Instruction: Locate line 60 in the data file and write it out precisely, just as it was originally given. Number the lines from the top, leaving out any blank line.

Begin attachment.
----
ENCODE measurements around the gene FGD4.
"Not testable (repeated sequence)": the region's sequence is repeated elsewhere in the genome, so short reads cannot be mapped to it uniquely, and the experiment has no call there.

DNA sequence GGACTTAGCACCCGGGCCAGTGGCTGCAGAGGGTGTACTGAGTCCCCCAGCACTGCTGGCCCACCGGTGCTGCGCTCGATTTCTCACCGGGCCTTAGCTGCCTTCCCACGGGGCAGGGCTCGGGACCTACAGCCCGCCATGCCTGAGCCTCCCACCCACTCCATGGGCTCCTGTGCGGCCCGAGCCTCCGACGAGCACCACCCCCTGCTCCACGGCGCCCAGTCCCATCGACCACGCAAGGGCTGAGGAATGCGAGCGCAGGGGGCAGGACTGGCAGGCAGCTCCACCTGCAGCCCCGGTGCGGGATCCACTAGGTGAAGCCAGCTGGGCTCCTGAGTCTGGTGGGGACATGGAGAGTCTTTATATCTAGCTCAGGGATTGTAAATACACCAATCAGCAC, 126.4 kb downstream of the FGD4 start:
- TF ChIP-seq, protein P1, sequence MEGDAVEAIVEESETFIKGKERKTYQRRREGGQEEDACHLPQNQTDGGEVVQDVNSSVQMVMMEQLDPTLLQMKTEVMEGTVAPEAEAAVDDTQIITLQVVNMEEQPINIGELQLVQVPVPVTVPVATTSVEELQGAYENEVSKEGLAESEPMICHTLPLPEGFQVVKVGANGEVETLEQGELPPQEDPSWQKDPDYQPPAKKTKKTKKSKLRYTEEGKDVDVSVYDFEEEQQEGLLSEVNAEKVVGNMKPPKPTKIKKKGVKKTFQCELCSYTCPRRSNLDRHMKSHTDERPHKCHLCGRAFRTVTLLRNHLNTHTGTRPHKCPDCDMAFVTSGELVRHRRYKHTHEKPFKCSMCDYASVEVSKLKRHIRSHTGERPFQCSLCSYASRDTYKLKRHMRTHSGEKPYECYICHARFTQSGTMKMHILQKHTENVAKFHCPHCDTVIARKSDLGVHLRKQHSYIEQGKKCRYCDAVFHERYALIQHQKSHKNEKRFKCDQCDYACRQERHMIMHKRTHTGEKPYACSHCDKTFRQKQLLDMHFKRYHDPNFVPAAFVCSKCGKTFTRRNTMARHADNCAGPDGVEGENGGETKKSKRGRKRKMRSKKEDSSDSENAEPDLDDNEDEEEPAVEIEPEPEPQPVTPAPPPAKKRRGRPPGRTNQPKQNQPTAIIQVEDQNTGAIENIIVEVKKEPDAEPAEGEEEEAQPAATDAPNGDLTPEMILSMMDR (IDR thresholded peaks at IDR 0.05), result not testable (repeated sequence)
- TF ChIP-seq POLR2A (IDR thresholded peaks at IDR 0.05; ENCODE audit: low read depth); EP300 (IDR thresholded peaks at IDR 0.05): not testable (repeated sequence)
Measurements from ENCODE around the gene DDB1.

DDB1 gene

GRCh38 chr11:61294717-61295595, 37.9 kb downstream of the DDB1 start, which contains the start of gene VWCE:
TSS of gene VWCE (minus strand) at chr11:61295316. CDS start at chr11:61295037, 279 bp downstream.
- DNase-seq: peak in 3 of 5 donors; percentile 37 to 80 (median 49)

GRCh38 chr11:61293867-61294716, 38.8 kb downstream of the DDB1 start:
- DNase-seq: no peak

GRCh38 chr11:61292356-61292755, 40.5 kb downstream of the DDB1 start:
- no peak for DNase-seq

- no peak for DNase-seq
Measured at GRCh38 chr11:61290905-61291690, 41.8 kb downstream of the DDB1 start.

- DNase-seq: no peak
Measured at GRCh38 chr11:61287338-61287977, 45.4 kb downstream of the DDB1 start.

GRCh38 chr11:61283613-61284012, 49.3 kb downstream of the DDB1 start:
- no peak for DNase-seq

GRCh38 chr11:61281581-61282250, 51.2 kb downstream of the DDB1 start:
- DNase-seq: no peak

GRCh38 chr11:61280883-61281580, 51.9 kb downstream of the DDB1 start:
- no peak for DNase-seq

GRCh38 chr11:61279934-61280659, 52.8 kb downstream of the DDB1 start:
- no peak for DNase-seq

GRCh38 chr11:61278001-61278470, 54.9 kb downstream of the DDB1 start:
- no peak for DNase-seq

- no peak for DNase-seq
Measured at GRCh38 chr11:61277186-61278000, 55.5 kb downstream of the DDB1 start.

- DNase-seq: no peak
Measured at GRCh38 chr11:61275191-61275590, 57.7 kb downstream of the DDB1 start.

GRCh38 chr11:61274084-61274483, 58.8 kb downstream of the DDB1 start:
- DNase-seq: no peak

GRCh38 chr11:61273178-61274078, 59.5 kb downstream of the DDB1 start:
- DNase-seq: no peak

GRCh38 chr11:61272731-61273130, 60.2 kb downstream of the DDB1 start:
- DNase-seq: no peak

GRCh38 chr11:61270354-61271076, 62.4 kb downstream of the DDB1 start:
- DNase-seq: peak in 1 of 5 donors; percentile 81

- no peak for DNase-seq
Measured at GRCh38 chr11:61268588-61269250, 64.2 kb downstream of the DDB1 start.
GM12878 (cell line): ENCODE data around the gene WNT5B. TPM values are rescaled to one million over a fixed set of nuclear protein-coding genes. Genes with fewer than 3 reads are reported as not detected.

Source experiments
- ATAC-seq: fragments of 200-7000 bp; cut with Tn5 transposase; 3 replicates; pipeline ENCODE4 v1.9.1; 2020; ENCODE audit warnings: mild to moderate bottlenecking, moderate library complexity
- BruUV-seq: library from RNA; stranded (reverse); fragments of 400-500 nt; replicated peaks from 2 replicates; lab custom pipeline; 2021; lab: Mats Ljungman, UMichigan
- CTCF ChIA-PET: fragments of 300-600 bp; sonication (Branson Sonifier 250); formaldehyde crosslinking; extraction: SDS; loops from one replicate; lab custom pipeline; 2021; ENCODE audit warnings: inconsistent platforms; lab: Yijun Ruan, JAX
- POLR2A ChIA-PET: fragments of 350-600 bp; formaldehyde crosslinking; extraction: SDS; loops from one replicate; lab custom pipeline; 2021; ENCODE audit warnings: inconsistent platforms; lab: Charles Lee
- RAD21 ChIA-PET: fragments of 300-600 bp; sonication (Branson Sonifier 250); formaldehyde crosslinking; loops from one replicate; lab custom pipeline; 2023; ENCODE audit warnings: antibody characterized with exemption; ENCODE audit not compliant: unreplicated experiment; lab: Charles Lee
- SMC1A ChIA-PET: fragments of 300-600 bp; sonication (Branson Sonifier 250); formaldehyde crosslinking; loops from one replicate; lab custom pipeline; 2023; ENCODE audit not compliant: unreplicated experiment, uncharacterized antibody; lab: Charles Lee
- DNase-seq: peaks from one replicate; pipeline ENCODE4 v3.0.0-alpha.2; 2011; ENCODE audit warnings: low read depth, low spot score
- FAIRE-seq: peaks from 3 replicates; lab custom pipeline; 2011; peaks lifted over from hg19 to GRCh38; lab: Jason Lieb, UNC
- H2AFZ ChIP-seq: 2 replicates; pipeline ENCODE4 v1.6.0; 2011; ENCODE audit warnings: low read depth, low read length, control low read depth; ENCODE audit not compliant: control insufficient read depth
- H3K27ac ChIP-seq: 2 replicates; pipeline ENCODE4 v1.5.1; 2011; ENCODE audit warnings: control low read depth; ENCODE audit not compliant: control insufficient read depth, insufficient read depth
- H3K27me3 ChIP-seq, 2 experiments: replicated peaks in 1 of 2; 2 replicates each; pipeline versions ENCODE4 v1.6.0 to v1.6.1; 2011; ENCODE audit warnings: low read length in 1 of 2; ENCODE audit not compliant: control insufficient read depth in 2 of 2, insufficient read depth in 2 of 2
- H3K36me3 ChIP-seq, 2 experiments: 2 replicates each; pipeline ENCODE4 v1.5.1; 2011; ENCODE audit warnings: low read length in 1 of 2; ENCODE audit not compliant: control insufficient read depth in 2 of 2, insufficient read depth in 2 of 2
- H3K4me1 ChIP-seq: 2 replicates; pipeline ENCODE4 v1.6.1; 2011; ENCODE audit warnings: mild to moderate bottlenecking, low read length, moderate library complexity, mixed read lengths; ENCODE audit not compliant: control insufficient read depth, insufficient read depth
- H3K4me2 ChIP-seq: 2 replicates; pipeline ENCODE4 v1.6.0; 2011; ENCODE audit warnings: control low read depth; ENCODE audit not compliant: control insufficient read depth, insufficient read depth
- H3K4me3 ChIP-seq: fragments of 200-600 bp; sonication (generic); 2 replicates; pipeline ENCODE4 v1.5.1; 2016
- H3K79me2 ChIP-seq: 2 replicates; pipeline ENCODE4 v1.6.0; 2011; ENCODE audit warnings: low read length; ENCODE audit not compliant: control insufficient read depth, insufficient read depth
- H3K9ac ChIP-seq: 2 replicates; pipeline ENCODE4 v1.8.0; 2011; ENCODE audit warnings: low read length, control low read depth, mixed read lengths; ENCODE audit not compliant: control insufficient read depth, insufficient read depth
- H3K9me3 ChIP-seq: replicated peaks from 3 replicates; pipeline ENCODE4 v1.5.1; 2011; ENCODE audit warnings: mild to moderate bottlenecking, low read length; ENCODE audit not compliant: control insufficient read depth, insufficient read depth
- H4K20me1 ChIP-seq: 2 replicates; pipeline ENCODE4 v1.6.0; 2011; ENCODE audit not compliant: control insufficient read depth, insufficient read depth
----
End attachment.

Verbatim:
- H3K79me2 ChIP-seq: 2 replicates; pipeline ENCODE4 v1.6.0; 2011; ENCODE audit warnings: low read length; ENCODE audit not compliant: control insufficient read depth, insufficient read depth